What is the IMF doing in practice to tackle inequality? Its main initiative has been a series of pilots that integrate inequality analysis into its economic surveillance of countries. This paper outlines Oxfam’s evaluation of these pilots and finds that they are not promoting policies that reduce inequality.
Since 2015 all banks based in the European Union have been obliged to publicly report their profits and tax on a country-by-country basis. This report showcases research by Oxfam that uses this new transparency data in depth for the first time to illustrate the extent to which the top 20 EU banks are using tax havens.
This paper shows that the Africa Mining Vision (AMV) has specific weaknesses that should be addressed through its national implementation, in order to enhance the benefits for African citizens.
The gap between the richest and the rest in Indonesia has grown faster in the past two decades than in any other country in South-East Asia. This report shows how President Jokowi could fight inequality by enforcing a living wage for all workers, increasing spending on public services, and making big corporations and rich individuals pay their fair share of tax.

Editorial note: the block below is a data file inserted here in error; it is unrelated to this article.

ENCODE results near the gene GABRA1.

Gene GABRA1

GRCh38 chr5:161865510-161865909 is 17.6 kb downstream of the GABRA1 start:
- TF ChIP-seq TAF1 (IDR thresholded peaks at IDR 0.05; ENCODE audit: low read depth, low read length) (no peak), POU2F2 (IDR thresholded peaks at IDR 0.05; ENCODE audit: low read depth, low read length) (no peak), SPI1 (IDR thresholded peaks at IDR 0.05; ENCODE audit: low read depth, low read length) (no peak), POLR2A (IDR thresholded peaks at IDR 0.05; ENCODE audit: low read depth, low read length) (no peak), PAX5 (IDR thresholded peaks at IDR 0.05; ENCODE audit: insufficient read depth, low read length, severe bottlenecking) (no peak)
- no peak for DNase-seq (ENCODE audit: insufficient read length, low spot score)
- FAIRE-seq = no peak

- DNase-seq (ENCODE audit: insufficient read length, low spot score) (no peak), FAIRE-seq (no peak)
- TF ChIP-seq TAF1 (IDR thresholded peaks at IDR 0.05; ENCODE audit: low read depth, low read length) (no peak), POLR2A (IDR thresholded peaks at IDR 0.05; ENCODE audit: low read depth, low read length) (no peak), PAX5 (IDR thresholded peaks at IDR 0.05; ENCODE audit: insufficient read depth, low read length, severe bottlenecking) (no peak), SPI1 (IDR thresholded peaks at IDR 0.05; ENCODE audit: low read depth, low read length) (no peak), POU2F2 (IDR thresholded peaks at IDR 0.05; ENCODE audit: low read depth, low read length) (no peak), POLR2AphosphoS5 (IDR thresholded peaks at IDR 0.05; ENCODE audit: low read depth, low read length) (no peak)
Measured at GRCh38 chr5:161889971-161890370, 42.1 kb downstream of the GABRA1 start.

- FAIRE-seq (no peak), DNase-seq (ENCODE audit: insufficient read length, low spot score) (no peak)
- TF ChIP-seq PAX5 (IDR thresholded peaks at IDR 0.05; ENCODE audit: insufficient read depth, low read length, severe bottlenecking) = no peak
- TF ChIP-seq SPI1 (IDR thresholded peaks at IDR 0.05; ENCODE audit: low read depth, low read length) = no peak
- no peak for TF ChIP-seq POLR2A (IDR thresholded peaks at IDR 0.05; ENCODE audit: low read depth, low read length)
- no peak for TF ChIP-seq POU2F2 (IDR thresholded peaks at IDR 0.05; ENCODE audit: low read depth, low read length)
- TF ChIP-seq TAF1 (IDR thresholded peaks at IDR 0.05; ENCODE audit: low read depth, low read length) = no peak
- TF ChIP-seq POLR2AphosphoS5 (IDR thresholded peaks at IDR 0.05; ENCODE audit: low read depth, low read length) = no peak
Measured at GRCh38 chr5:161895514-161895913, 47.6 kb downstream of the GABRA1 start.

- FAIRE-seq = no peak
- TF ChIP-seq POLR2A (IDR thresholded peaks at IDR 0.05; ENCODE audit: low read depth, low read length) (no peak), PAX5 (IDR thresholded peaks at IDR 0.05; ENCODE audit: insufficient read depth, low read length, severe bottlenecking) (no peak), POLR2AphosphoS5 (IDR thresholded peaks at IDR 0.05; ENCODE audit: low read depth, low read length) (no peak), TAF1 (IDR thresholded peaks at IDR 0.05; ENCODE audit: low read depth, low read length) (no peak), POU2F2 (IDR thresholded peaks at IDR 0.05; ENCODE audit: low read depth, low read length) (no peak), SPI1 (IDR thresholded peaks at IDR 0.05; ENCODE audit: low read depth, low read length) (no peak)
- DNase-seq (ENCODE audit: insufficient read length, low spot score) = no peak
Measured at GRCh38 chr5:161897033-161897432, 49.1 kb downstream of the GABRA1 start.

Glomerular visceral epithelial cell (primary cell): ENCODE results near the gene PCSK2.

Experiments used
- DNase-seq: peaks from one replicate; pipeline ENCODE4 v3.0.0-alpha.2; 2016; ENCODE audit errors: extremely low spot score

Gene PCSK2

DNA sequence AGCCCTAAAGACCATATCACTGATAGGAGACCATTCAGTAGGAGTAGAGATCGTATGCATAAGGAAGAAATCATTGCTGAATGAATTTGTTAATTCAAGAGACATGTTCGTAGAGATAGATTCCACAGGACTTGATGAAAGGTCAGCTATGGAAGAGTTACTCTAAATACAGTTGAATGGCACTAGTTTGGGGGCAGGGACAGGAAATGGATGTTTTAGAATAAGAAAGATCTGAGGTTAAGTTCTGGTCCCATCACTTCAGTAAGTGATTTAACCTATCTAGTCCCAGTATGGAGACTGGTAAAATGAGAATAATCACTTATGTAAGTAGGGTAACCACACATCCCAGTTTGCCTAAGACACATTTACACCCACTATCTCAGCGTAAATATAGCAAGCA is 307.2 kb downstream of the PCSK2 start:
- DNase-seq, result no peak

Vietnam has a strong record of poverty reduction, but today, increasing inequality is threatening decades of progress. To tackle the dangerous gap between rich and poor, Vietnam should urgently implement progressive policies on governance, taxation, public spending, public services, labour rights, and civic engagement.
Do you want to know which are the countries that play the greatest role in driving the race to the bottom on corporate taxation? Check them out on our map and join us in taking action.
This report reveals the widespread use of tax havens and low tax jurisdictions in the corporate structures of companies holding petroleum rights in Kenya.
Runaway inequality has created a world where 62 people own as much wealth as the poorest half of the world’s population combined, according to an Oxfam report published today ahead of the annual gathering of the world’s financial and political elites in Davos.
This discussion paper proposes what ‘good’ looks like in responsible corporate tax behavior, and contains a wide range of positive behaviors and actions companies can undertake to go beyond legal compliance and result in significant gains for developing countries.
The BRICSAMIT have come to be considered the economic powerhouses of recent decades. Not only have these countries managed to reduce poverty but today, all eight BRICSAMIT countries occupy the top ranks as some of the most unequal countries in the world.